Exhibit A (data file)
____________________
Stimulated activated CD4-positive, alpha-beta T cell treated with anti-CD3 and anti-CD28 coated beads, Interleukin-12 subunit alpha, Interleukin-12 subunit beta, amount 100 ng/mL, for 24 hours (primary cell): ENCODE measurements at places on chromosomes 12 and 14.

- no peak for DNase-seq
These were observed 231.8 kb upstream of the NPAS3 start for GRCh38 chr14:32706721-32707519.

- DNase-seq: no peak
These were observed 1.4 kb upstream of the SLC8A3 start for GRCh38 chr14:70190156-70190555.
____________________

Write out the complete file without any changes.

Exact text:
Stimulated activated CD4-positive, alpha-beta T cell treated with anti-CD3 and anti-CD28 coated beads, Interleukin-12 subunit alpha, Interleukin-12 subunit beta, amount 100 ng/mL, for 24 hours (primary cell): ENCODE measurements at places on chromosomes 12 and 14.

- no peak for DNase-seq
These were observed 231.8 kb upstream of the NPAS3 start for GRCh38 chr14:32706721-32707519.

- DNase-seq: no peak
These were observed 1.4 kb upstream of the SLC8A3 start for GRCh38 chr14:70190156-70190555.